setTitle("CPS Test");
        //Close when the close button is pressed
        setDefaultCloseOperation(JFrame.EXIT_ON_CLOSE);
        //Setting size of the frame
        setSize(WIDTH, HEIGHT);
        setMaximumSize(new Dimension(WIDTH, HEIGHT));
        setMinimumSize(new Dimension(WIDTH, HEIGHT));
        setLayout(new FlowLayout( ));

        // This is the label for the amount of clicks
        lblValue = new JLabel("0");
        //Adding the counter onto the screen
        add(lblValue);
        
        
        //This is the button that adds 1 every time clicked
        JButton addButton = new JButton("Please Wait");
        addButton.addActionListener(this);
        //Setting size for button
        addButton.setSize(new Dimension(WIDTH1, HEIGHT1));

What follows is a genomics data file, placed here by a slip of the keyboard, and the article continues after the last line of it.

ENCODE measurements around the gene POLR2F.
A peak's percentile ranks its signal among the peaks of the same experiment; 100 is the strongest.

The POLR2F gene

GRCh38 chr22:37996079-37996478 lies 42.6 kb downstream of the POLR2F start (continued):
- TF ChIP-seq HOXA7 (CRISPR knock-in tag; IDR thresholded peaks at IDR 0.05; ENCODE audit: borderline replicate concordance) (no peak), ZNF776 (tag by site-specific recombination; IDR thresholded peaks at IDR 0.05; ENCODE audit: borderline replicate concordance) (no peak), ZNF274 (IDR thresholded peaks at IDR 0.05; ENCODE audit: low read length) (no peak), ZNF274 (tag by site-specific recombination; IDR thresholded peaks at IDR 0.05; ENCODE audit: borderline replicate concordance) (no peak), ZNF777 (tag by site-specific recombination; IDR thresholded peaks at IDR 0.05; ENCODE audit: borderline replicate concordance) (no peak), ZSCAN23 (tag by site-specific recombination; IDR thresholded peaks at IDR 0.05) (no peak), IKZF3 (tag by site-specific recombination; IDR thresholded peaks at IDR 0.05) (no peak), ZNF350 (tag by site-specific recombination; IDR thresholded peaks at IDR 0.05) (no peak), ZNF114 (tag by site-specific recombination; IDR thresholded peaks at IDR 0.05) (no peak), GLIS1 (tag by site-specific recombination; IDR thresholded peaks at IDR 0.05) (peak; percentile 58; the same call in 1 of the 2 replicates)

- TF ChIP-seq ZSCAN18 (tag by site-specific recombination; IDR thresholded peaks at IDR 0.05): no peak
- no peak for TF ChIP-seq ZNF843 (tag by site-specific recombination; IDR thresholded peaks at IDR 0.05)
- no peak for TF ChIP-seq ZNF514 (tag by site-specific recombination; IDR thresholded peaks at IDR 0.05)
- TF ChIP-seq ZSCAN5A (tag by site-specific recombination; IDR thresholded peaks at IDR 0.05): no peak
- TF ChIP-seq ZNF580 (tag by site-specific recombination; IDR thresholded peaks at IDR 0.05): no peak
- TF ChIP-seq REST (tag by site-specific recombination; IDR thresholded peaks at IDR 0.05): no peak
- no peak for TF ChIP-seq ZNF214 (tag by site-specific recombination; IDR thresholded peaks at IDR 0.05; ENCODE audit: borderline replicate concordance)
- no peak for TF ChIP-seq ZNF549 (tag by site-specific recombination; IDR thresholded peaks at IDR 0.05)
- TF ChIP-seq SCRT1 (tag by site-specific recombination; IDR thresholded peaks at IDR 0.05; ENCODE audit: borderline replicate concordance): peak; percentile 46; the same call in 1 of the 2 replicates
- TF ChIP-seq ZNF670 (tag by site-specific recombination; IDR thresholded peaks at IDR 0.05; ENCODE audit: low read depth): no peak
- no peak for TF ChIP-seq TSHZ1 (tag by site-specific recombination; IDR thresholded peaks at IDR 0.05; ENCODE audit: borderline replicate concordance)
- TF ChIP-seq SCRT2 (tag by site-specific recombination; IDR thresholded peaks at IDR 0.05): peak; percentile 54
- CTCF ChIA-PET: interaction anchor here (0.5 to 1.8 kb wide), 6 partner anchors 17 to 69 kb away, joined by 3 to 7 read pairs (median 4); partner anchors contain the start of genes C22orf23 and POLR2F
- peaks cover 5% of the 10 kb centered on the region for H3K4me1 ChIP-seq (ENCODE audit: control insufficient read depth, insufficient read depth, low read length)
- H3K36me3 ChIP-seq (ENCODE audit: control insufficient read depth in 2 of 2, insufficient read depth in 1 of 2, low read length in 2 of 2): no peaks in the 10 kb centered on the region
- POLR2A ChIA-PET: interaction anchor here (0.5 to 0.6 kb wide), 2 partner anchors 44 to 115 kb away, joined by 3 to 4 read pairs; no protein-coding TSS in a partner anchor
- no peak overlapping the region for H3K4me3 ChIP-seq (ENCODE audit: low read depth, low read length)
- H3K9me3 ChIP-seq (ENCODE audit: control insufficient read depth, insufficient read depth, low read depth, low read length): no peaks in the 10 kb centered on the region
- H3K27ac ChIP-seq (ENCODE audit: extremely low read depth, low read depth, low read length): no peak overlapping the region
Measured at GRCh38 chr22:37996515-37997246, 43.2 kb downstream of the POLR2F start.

addButton.setPreferredSize(new Dimension(WIDTH1, HEIGHT1));
        addButton.setMinimumSize(new Dimension(WIDTH1, HEIGHT1));
        addButton.setMaximumSize(new Dimension(WIDTH1, HEIGHT1));
        //Adding button onto screen
        add(addButton);
        
        
        JButton resetButton = new JButton("Restart");
        //Setting size for button
        resetButton.setSize(new Dimension(WIDTH2, HEIGHT2));
        resetButton.setPreferredSize(new Dimension(WIDTH2, HEIGHT2));
        resetButton.setMinimumSize(new Dimension(WIDTH2, HEIGHT2));
        resetButton.setMaximumSize(new Dimension(WIDTH2, HEIGHT2));

        //Adds the label for the timer. This changes after 1000 milliseconds to 1, and then counts every second
        JLabel label = new JLabel("Starting Soon");
        setLayout(new GridBagLayout());
        //Adding timer onto the screen
        add(label);